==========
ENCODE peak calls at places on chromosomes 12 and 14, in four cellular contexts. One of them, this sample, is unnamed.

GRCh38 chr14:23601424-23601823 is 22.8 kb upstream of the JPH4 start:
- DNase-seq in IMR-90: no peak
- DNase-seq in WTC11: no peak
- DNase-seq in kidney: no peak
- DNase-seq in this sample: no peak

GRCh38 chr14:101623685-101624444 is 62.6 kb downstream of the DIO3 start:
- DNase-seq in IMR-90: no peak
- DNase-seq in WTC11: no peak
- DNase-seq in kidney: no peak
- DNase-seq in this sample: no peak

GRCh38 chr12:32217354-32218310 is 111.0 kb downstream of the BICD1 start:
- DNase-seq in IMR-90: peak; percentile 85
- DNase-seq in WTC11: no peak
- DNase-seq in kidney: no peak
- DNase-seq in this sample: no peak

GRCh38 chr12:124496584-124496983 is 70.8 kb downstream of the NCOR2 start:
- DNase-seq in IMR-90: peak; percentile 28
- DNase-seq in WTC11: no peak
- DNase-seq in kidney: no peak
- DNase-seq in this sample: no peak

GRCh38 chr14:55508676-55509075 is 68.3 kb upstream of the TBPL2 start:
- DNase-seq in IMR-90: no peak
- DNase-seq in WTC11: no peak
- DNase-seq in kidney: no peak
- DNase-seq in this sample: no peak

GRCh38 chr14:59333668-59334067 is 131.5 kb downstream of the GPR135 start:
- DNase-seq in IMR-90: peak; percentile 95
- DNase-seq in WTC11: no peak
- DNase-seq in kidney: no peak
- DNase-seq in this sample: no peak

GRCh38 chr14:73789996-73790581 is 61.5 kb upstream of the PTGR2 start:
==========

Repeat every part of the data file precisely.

ENCODE peak calls at places on chromosomes 12 and 14, in four cellular contexts. One of them, this sample, is unnamed.

GRCh38 chr14:23601424-23601823 is 22.8 kb upstream of the JPH4 start:
- DNase-seq in IMR-90: no peak
- DNase-seq in WTC11: no peak
- DNase-seq in kidney: no peak
- DNase-seq in this sample: no peak

GRCh38 chr14:101623685-101624444 is 62.6 kb downstream of the DIO3 start:
- DNase-seq in IMR-90: no peak
- DNase-seq in WTC11: no peak
- DNase-seq in kidney: no peak
- DNase-seq in this sample: no peak

GRCh38 chr12:32217354-32218310 is 111.0 kb downstream of the BICD1 start:
- DNase-seq in IMR-90: peak; percentile 85
- DNase-seq in WTC11: no peak
- DNase-seq in kidney: no peak
- DNase-seq in this sample: no peak

GRCh38 chr12:124496584-124496983 is 70.8 kb downstream of the NCOR2 start:
- DNase-seq in IMR-90: peak; percentile 28
- DNase-seq in WTC11: no peak
- DNase-seq in kidney: no peak
- DNase-seq in this sample: no peak

GRCh38 chr14:55508676-55509075 is 68.3 kb upstream of the TBPL2 start:
- DNase-seq in IMR-90: no peak
- DNase-seq in WTC11: no peak
- DNase-seq in kidney: no peak
- DNase-seq in this sample: no peak

GRCh38 chr14:59333668-59334067 is 131.5 kb downstream of the GPR135 start:
- DNase-seq in IMR-90: peak; percentile 95
- DNase-seq in WTC11: no peak
- DNase-seq in kidney: no peak
- DNase-seq in this sample: no peak

GRCh38 chr14:73789996-73790581 is 61.5 kb upstream of the PTGR2 start: